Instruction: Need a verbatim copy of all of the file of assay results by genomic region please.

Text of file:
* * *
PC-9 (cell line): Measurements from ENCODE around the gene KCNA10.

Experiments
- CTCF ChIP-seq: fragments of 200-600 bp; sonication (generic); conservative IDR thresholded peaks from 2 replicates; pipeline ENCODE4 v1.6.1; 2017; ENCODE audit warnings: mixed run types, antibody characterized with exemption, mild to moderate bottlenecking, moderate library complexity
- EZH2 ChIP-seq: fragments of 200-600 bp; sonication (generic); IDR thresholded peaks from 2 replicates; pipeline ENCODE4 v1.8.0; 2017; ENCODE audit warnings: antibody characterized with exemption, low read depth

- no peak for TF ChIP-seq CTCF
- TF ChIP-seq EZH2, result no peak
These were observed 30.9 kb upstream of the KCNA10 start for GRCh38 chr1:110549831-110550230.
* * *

PC-9 (cell line): Measurements from ENCODE around the gene KCNA10.

Experiments
- CTCF ChIP-seq: fragments of 200-600 bp; sonication (generic); conservative IDR thresholded peaks from 2 replicates; pipeline ENCODE4 v1.6.1; 2017; ENCODE audit warnings: mixed run types, antibody characterized with exemption, mild to moderate bottlenecking, moderate library complexity
- EZH2 ChIP-seq: fragments of 200-600 bp; sonication (generic); IDR thresholded peaks from 2 replicates; pipeline ENCODE4 v1.8.0; 2017; ENCODE audit warnings: antibody characterized with exemption, low read depth

- no peak for TF ChIP-seq CTCF
- TF ChIP-seq EZH2, result no peak
These were observed 30.9 kb upstream of the KCNA10 start for GRCh38 chr1:110549831-110550230.